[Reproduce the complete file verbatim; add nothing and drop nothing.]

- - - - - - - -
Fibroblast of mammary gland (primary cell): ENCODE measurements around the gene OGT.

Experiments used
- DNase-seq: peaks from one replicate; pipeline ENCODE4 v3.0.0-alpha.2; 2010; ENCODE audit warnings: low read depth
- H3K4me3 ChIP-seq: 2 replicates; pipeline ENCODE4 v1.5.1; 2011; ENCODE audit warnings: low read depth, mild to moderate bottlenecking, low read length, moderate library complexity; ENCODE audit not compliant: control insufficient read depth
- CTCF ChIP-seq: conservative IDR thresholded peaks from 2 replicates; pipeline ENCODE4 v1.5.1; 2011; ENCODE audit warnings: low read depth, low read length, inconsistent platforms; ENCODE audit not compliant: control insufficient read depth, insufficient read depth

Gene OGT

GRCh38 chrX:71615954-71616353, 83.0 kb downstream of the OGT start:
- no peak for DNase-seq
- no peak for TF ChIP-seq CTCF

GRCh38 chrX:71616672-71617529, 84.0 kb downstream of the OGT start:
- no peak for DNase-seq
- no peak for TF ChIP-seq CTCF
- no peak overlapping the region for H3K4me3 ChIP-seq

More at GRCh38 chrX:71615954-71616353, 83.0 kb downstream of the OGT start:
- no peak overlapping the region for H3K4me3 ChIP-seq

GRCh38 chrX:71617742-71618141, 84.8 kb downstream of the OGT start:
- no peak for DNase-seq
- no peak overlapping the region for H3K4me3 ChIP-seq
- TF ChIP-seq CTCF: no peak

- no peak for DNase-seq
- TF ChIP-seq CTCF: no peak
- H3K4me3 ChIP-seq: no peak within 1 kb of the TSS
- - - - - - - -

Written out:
Fibroblast of mammary gland (primary cell): ENCODE measurements around the gene OGT.

Experiments used
- DNase-seq: peaks from one replicate; pipeline ENCODE4 v3.0.0-alpha.2; 2010; ENCODE audit warnings: low read depth
- H3K4me3 ChIP-seq: 2 replicates; pipeline ENCODE4 v1.5.1; 2011; ENCODE audit warnings: low read depth, mild to moderate bottlenecking, low read length, moderate library complexity; ENCODE audit not compliant: control insufficient read depth
- CTCF ChIP-seq: conservative IDR thresholded peaks from 2 replicates; pipeline ENCODE4 v1.5.1; 2011; ENCODE audit warnings: low read depth, low read length, inconsistent platforms; ENCODE audit not compliant: control insufficient read depth, insufficient read depth

Gene OGT

GRCh38 chrX:71615954-71616353, 83.0 kb downstream of the OGT start:
- no peak for DNase-seq
- no peak for TF ChIP-seq CTCF

GRCh38 chrX:71616672-71617529, 84.0 kb downstream of the OGT start:
- no peak for DNase-seq
- no peak for TF ChIP-seq CTCF
- no peak overlapping the region for H3K4me3 ChIP-seq

More at GRCh38 chrX:71615954-71616353, 83.0 kb downstream of the OGT start:
- no peak overlapping the region for H3K4me3 ChIP-seq

GRCh38 chrX:71617742-71618141, 84.8 kb downstream of the OGT start:
- no peak for DNase-seq
- no peak overlapping the region for H3K4me3 ChIP-seq
- TF ChIP-seq CTCF: no peak

- no peak for DNase-seq
- TF ChIP-seq CTCF: no peak
- H3K4me3 ChIP-seq: no peak within 1 kb of the TSS